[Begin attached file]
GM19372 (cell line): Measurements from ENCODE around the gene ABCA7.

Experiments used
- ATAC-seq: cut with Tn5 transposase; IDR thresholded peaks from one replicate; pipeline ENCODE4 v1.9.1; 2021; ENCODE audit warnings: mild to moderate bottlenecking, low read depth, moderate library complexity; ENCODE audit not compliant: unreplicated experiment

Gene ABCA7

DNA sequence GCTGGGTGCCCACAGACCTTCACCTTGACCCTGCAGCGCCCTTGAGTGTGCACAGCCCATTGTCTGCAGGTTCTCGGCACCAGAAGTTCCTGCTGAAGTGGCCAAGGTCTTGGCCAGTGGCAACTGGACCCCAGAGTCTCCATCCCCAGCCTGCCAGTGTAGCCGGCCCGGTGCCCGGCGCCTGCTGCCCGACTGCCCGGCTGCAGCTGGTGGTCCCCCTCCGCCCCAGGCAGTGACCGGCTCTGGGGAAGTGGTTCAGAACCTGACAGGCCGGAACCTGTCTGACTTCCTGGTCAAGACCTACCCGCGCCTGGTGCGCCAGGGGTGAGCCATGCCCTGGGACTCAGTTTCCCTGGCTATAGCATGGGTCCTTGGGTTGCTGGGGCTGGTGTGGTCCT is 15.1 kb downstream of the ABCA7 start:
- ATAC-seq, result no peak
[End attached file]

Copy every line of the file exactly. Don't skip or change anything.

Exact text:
GM19372 (cell line): Measurements from ENCODE around the gene ABCA7.

Experiments used
- ATAC-seq: cut with Tn5 transposase; IDR thresholded peaks from one replicate; pipeline ENCODE4 v1.9.1; 2021; ENCODE audit warnings: mild to moderate bottlenecking, low read depth, moderate library complexity; ENCODE audit not compliant: unreplicated experiment

Gene ABCA7

DNA sequence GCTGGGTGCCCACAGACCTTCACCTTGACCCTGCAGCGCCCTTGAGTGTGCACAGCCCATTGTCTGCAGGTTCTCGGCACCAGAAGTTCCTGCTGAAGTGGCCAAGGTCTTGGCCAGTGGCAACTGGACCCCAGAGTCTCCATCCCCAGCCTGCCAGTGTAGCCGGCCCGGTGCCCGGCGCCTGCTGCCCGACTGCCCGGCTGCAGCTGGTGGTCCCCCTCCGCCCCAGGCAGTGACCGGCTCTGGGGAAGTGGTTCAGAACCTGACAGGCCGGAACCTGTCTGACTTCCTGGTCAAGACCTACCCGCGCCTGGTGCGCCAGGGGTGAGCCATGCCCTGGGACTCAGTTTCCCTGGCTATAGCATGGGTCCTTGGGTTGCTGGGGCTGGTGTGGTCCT is 15.1 kb downstream of the ABCA7 start:
- ATAC-seq, result no peak